the countries under review are: Benin. http://www. as well as promising emerging artists. Ouagadougou and everywhere in between – contrary. Niamey to Cotonou. Pourriture Country: Burkina Faso Release Date: 2010 Website: http://www. Guinea (Conakry). Ivorian Zouglou or Senegalese Mbalax. Cameroon.myspace. Artist: Djanta Kan Title: Avoude Album: Doto Country: Togo Release Date: 2005 Website: http://www.com/watch? v=AUZzrHTzCME&feature=related Artist: Faso Kombat Title: Boin Maanin Album: Z’enfants de la patrie Country: Burkina Faso Release Date: 2010 Website: http://www. Dakar.com/ watch?v=JnQuL7xgW-k 202 .fr/ smockey2/ Video Clip: http://www.com/smockeyonline.youtube.youtube.Spinning Translocal: JENNY MBAYE A Discography of Central and West African Hip Hop Since its emergence in Senegal in the mid-1980s hip hop has become a translocal cultural phenomenon in francophone West and Central Africa.ardiess5. Mauritania. The following discography is an introduction to contemporary francophone hip hop.com/ watch?v=PSHvTsvWI1I Artist: Lord Ekomy Ndong (Mauvaizhaleine) Title: Jour J Album: Jour J (single) Country: Gabon Release Date: 2009 Website: http://www. http:// www.com/ smockey2. for instance.myspace.com/ watch?v=PN_VIMjufZY Artist: Ardiess (feat Zeynab) Title: Combien de temps? Album: La recharge Country: Benin Release Date: 2007 Website: http://www.myspace. Burkina Faso. Mali.com/sisterfa Video Clip: http://www. Abidjan.com/ekomy Video Clip: http://www. Gabon. It is extremely difficult to compile such a selection and many deserving hip hop artists from West and Central Africa do not appear on this discography. http://smockey. to Malian Mandingo music. have been chosen in attempts to represent the great diversity in the genre. The list is far from exhaustive and necessarily subjective.com/djantakan Artist: Smockey Title: Faut pas chauffer le chauffeur Album: CCP: Cravate. However.myspace.myspace.youtube. For the purposes of this discography.myspace. Ivory Coast. Senegal and Togo. Niger.youtube.youtube. It is the only musical genre shared by the entire region – from Nouakchott to Yaoundé. Costard.com/ fasokombat Video Clip: http://www. Bamako.myspace.com/ardiessposse Video Clip: http://www.net.com/ watch?v=butJO-zDQcU Artist: Sista Fa Title: Milyamba Album: Sarabah: Tales from the Flipside of Paradise Country: Senegal Release Date: 2009 Website: http://www. contemporary tracks (20052010) of some of the pioneers of the movement.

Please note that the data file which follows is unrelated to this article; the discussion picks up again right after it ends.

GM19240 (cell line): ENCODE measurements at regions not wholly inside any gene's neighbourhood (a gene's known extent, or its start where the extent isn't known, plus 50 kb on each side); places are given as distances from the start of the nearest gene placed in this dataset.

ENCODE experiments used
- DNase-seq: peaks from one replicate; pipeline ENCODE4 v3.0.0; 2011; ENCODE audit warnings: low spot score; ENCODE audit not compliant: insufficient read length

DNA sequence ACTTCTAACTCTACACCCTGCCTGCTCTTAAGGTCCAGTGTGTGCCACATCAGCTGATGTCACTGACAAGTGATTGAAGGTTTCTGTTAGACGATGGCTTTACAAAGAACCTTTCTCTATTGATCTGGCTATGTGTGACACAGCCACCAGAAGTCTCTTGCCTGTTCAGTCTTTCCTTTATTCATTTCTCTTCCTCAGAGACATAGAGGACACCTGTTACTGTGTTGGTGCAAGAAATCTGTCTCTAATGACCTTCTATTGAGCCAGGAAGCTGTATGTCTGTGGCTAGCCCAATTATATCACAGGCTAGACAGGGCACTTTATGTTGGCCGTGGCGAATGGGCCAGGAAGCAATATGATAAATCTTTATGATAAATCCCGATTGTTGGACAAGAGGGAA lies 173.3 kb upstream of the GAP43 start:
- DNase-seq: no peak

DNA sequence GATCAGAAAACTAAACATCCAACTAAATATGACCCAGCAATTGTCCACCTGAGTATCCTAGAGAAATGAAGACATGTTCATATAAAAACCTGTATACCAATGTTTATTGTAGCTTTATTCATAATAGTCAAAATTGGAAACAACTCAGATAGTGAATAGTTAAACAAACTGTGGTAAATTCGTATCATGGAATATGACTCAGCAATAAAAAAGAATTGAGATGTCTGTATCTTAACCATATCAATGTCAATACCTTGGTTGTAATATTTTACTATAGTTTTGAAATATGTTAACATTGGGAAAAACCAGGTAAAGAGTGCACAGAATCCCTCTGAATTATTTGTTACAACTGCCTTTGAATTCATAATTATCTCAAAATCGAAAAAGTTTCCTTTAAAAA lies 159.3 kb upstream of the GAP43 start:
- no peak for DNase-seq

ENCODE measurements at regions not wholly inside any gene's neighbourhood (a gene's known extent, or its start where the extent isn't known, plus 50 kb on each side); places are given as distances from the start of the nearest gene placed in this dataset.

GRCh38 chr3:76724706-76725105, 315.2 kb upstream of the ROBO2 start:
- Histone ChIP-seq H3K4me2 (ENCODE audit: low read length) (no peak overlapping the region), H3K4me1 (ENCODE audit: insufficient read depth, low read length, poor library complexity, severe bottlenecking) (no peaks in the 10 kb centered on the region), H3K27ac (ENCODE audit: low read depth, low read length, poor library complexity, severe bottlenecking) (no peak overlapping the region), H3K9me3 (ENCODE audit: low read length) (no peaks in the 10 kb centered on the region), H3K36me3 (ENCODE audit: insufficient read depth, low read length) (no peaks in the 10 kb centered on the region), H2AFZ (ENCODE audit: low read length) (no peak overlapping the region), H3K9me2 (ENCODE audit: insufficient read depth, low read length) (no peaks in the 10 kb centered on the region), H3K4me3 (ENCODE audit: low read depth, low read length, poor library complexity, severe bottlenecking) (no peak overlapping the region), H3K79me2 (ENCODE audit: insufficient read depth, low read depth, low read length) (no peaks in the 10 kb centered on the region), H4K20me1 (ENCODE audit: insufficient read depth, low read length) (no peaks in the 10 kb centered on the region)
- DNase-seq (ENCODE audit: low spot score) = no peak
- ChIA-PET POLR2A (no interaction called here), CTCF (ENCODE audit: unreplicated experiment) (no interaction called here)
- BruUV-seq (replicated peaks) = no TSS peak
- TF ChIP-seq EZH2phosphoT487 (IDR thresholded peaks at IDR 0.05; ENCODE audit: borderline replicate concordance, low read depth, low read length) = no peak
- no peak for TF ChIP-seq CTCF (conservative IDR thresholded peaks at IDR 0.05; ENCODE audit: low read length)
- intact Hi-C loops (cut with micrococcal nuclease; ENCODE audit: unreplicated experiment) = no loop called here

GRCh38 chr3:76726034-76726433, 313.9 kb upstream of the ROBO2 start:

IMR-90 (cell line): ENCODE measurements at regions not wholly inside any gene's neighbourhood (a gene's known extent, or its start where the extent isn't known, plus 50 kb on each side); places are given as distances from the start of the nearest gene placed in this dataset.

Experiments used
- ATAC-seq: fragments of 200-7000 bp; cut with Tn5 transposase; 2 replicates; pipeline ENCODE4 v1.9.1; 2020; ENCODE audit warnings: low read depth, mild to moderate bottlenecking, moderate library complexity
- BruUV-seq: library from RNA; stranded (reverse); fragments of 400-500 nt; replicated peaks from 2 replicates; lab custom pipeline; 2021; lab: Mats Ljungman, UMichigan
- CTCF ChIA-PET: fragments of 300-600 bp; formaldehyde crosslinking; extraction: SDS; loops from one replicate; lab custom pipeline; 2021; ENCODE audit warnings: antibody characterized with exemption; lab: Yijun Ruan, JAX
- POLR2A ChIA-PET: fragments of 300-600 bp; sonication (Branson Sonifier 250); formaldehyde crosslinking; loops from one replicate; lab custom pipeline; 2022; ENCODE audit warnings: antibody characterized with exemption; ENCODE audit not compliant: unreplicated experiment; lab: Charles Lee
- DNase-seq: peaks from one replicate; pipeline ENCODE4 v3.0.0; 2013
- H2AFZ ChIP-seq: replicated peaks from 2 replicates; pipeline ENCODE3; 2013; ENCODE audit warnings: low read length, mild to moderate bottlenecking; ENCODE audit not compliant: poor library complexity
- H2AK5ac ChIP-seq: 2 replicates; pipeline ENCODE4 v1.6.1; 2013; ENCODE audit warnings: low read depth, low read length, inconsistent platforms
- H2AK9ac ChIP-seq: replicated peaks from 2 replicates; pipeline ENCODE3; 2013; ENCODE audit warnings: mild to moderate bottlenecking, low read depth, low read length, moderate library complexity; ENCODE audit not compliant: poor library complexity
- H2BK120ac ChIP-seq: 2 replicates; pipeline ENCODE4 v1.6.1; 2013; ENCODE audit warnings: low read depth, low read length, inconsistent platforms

Artist: Didier Awadi (feat Doudou Ndiaye Rose) Title: Dans mon rêve Album: Présidents D’Afrique Country: Senegal Release Date: 2010 Website: http://www.myspace.com/ didierawadi; http://en.wikipedia.org/wiki/ Didier_Awadi Video Clip: http://www.youtube.com/ watch?v=blbeT8ZFxno Artist: Amkoullel Title: Kalan Album: Ne Ka Mali!! Country: Mali Release Date: 2010 Website: http://www.myspace.com/amkoullel Video Clip: http://www.vimeo. com/14342121 Artist: Daara J Family Title: Tomorrow Album: School of Life Country: Senegal Release Date: 2010 Website: http://www.myspace.com/ daarajfamilyofficiel Video Clip: http://www.youtube.com/watch? v=bV4qTlyw2SQ&feature=related Artist: Nash Title: Respectons notre corps Album: Zié Dédjà! Country: Ivory Coast Release Date: 2008 Website: http://www.myspace.com/ nashnouchy Artist: DJ Gold (ft. Zion Riddim Killah) Title: Jeux de jambes Album: Urban Africa Country: Burkina Faso Release Date: 2010 Website: http://www.myspace.com/ goldnbeazrecords Artist: Waraba Title: Nagioubagne Album: Yomboul Country: Mauritania Release Date: 2006 Website: http://www.myspace.com/ warababigpower
Artist: Art Melody Title: To Biiga Album: Art Melody Country: Burkina Faso Release Date: 2009 Website: http://www.myspace.com/ artmelodyrecords Video Clip: http://www.youtube.com/ watch?v=_944I8KXwi0 Artist: Moona Title: Toutes les femmes de ta vie Album: A fleur 2 maux Country: Benin/Niger Release Date: 2009 Website: http://www.myspace.com/ moonahiphop; http://moonamusic.skyrock. com/; http://en.wikipedia.org/wiki/Moona Video Clip: http://www.youtube.com/ watch?v=A4QNaUe-8As Artist: Negrissim’ Title: My People Album: La Vallée des Rois Country: Cameroon Release Date: 2009 Website: http://www.myspace.com/neggrisim; http://www.negrissim.net/ Video Clip: http://www.youtube.com/ watch?v=PuWXjErjH94